Southeastern Connecticut holds a special place in my heart, not just because it’s where I live, but because of the way it blends coastline and farmland, urban and rural, history and nature. That mixture helps make it a surprisingly pretty destination for viewing fall foliage. Connecticut’s Department of Energy and Environmental Protection (DEEP), which provides a fall foliage map as well as a list of seven fall foliage driving routes, suggests two autumn drives in this region. Since I’ve already tested the three northern Connecticut fall foliage drives on the list, I decided to see how the southeastern routes compared.
To follow the original directions, click the link to DEEP’s driving routes above. For this post, I’ve written the directions differently, to make them easier to follow. I’ve also noted (in parentheses) a few stops and short detours that you might want to add to your drive. Feel free to simply ignore these to stick to the basic driving routes.
Mystic & Beyond Loop
This drive, which DEEP calls the “CT Heritage” route, is approximately 90 miles long. It travels through small villages, past historic homes and inns, and into agricultural areas where fall is marked by sunflowers giving way to corn. The foliage along this route is not as consistent as it would be farther north, but you will find stretches of subtly changing colors, as well as a few truly spectacular trees. You’ll also probably spot horses grazing behind weathered wood fences, centuries-old cemeteries, country churches, and pumpkins perched on doorsteps and along stone walls. This drive is a good option if you’re visiting Mystic, Stonington, or New London, and want to spend three or four hours getting a taste of the nearby countryside.
The Route: Start in New London and take I95 North to Exit 86 in Groton. (Or, if you’re already east of the Thames, just start in Old Mystic to save time; there’s little foliage to be seen on the highway.) Take Route 184 East, then turn right on Route 27 South towards Old Mystic. (Here, you can turn left onto Main Street and continue on North Stonington Road for a short distance to reach the Instagram-famous Clyde’s Cider Mill. Or turn onto Lantern Hill Road and and check out the array of pumpkins at equally picturesque Stonington Gardens.) Continue on Route 27 South to Mystic. (You’ll pass the Olde Mystick Village shopping center, Mystic Seaport, and the sprawling waterfront Elm Grove Cemetery.) Turn left on Route 1 North. (A right turn here will take you into downtown Mystic; the left turn takes you towards more rural areas, but first you skirt Stonington Borough and its restaurants, shops, and historic buildings.) Turn left on Route 2 West just before entering downtown Pawcatuck. (Going straight will take you through this cute Connecticut village that’s linked to neighboring Westerly, RI.) At the traffic circle, turn right on Route 184 East. Then turn left on Route 49 North. (You’ll pass Pachaug State Forest, which has an observation deck and picnic area, as well as paved roads throughout.) Turn left on Route 14A West towards Canterbury. Turn left on Route 169 South, then left on Route 2 East. From downtown Norwich, take Route 32 South back to New London. (Or, if you started in Mystic, you can return via Route 12 South.)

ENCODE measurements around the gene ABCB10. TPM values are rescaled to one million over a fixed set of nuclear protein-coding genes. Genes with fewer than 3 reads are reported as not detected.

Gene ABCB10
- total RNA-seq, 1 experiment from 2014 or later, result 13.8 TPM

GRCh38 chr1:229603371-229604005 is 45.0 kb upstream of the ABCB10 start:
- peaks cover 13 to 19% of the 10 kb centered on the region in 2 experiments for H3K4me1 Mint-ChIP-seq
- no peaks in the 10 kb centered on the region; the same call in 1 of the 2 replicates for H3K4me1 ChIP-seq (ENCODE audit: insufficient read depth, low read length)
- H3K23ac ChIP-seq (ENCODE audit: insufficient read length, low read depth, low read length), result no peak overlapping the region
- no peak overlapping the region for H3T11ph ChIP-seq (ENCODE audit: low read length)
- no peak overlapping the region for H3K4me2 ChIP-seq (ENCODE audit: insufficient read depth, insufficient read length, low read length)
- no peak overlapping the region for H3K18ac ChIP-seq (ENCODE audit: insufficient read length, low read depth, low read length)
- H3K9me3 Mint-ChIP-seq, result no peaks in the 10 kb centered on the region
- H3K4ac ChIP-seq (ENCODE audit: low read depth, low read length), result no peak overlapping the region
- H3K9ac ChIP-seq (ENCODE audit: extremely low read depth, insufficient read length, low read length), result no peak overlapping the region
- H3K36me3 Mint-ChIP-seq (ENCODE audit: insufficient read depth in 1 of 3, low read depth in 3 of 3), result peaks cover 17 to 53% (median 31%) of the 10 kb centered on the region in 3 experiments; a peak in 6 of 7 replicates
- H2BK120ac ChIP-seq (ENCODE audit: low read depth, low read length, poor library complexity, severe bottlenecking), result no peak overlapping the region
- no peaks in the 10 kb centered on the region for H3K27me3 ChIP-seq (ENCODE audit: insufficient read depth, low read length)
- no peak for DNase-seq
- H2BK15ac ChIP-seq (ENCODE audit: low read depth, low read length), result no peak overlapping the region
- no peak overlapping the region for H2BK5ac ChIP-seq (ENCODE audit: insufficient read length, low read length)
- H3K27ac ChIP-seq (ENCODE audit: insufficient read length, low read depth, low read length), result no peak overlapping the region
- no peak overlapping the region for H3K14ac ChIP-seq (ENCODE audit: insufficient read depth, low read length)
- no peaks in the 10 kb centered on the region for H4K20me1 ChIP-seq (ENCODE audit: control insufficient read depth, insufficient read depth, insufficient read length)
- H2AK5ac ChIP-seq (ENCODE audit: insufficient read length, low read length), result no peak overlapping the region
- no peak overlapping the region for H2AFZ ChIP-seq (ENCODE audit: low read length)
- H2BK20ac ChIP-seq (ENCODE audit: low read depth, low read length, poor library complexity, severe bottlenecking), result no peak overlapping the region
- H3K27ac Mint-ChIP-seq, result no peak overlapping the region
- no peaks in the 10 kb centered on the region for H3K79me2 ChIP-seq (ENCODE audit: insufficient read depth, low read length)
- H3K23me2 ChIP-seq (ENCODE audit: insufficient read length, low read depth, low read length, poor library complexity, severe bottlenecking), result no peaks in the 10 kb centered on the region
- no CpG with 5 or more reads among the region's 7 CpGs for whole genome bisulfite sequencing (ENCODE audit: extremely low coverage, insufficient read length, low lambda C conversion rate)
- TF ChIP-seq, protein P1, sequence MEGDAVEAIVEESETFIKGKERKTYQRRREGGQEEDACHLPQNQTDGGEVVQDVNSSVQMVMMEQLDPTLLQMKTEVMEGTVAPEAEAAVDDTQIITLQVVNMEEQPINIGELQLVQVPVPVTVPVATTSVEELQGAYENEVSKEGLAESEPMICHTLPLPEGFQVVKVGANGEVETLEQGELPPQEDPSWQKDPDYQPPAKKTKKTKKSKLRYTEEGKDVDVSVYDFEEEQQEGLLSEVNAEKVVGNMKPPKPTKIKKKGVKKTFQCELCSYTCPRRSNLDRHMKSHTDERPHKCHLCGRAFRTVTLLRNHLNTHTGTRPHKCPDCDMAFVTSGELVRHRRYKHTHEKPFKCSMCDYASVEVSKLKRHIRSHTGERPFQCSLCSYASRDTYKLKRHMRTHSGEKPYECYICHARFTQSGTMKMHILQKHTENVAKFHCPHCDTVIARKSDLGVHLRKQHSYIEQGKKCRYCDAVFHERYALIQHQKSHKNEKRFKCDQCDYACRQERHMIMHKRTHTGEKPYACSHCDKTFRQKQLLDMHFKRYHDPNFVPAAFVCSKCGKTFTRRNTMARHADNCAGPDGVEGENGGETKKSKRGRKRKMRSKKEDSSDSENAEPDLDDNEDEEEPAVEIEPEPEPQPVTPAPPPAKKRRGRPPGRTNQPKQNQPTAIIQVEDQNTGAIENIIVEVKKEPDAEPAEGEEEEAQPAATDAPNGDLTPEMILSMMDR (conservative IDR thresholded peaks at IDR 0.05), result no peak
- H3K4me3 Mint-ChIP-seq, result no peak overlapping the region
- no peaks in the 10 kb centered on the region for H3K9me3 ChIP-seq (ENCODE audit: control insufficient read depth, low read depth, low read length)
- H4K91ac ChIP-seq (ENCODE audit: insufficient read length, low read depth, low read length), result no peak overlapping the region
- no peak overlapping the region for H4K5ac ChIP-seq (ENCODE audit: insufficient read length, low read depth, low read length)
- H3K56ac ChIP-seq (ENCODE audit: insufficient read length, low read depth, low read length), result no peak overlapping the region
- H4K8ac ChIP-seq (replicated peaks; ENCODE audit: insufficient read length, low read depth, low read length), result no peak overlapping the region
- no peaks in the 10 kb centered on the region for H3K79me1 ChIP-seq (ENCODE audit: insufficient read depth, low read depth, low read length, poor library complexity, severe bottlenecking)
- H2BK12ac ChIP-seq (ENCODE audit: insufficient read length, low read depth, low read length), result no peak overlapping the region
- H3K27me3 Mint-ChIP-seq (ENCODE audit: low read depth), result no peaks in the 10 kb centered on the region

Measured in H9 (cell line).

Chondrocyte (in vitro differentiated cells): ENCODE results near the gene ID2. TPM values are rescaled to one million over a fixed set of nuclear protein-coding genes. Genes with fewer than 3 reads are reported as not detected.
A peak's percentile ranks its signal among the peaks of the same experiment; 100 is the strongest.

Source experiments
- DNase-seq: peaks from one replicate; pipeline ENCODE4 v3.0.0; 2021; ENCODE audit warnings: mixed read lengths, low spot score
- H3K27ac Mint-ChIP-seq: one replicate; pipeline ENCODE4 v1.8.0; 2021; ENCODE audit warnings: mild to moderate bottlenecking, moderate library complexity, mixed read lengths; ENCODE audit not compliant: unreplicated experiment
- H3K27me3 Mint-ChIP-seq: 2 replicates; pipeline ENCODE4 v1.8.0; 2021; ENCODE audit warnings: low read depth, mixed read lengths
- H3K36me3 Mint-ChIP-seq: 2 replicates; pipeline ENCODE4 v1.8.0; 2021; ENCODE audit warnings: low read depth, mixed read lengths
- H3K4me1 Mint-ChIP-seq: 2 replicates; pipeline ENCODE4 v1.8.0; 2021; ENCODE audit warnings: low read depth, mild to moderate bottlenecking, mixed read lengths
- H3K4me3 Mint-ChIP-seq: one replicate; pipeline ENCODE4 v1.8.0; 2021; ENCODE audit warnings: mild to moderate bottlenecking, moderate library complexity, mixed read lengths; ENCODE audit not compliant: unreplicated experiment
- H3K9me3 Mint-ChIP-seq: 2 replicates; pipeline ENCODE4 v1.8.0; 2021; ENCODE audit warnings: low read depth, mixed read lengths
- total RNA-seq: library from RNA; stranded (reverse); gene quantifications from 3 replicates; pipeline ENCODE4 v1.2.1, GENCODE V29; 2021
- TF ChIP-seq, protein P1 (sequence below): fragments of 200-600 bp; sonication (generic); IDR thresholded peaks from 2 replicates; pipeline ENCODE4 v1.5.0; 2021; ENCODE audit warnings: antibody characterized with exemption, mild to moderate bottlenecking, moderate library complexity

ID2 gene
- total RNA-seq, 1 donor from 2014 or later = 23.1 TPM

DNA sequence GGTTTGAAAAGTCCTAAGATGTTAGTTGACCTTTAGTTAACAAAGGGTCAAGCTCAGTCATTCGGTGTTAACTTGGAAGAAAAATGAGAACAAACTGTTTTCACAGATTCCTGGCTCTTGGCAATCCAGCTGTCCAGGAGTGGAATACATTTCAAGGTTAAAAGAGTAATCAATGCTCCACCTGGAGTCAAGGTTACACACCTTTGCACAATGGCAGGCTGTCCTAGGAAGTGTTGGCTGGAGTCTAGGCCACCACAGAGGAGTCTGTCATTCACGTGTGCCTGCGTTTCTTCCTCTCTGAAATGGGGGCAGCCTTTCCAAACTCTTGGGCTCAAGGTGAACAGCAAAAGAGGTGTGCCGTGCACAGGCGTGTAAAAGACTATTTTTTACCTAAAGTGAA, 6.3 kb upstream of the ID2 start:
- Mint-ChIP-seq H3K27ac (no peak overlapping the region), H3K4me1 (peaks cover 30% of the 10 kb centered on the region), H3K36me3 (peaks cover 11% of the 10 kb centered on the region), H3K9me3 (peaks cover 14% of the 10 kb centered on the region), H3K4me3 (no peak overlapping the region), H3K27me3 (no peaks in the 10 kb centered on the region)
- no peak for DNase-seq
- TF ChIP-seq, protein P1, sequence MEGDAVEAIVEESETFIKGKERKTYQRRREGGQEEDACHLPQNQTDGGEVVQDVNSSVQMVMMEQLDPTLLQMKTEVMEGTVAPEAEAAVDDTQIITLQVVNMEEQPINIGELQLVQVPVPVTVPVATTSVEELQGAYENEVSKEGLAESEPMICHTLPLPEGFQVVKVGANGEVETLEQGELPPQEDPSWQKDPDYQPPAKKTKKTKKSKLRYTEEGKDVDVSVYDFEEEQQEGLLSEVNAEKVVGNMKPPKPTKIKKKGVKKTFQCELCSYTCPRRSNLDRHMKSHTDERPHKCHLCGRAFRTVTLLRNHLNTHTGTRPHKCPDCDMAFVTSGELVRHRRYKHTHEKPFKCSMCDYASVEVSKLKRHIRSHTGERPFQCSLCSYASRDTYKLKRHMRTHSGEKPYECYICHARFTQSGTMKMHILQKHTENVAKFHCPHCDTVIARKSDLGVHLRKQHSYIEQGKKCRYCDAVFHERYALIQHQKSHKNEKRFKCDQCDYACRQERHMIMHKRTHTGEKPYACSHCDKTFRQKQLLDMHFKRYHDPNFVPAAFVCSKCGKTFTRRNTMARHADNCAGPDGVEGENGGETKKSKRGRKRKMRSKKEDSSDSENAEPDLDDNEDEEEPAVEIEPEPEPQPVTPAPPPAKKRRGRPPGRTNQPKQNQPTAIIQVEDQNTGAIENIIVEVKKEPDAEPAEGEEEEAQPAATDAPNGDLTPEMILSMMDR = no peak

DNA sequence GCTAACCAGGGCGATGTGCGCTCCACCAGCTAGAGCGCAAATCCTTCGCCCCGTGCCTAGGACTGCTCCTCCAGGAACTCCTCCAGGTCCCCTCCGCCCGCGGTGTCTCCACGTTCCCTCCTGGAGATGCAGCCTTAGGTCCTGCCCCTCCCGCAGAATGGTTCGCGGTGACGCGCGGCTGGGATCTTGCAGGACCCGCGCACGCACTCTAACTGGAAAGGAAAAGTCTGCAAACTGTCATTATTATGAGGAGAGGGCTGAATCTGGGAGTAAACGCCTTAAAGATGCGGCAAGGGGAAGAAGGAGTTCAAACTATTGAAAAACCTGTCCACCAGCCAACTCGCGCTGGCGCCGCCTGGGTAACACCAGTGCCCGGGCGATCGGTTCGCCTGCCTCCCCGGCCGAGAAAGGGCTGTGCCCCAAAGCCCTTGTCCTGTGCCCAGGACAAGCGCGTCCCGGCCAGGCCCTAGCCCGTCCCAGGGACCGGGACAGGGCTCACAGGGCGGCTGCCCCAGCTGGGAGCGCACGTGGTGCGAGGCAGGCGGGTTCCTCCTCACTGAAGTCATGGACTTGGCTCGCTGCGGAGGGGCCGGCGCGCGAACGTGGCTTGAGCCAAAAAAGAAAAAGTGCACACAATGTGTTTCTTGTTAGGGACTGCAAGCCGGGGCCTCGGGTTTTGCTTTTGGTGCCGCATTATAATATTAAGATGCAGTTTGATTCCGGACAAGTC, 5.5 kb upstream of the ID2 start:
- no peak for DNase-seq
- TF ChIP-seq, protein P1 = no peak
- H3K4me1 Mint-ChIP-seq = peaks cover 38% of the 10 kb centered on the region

Connecticut River Valley Loop
DEEP calls this drive, which is not really a loop but a lopsided figure eight, the “Connecticut River Gateway.” It’s about 80 miles long, and for such a water-centric route – it involves four river crossings – it offers a surprisingly varied display of changing leaves. This would be a lovely half-day trip in any season, thanks to its small towns and villages, from tourist favorites like East Haddam to lesser known gems like Moodus, Middle Haddam, and Deep River. It also makes it easy to stop in more vibrant spots like Middletown, as well as a bunch of state and town parks, giving it full day or weekend trip potential. It’s a more scenic route than DEEP’s other suggestion in the region, and while the leaves here aren’t as loud as in the northwest, the overall beauty is equally worth traveling for.
The Route: (Note: this drive technically begins in Middletown, but I started it on I95, so these directions reflect that. I suggest starting at whichever end you’re closest to already.) Take I95 South to exit 69. (Here you’ll pass close to the center of Essex, deservedly one of Connecticut’s best loved towns.) Take Route 9 North to Exit 2, then follow Route 154 North. Turn left on Route 82 East, and cross the Connecticut River via the swing bridge. (Eagle Landing State Park and the grassy area behind the Goodspeed Opera House offer gorgeous views of the bridge in Haddam and East Haddam, respectively.) Turn left on Route 151 North, then follow Route 151 to Route 66. Turn left on Route 66 West towards Middletown, and cross the river again via the Arrigoni Bridge. (To reach Middletown’s pretty downtown, stay on Main Street; to get to the Town Green and Wesleyan University Campus, stay on Route 66.) Take Route 17 South to Route 9 South. Get off at Exit 10, and follow Route 154 South. Turn left on Route 148 East, and cross the river via the Chester-Hadlyme Ferry. (The ferry is seasonal and may close in bad weather. If the ferry is not operating when you make the trip, cross the river in Haddam at the swing bridge, aka Route 82, instead.) Continue on Route 148 East. (Here, you can stop at Gillette Castle State Park for a picnic break or a walk among more fall leaves.) Continue on Route 82 East. Turn right on Route 156 South, and follow it until you return to I95 in East Lyme. (The junction is very close to Rocky Neck State Park, a beautiful option for a fall beach visit.)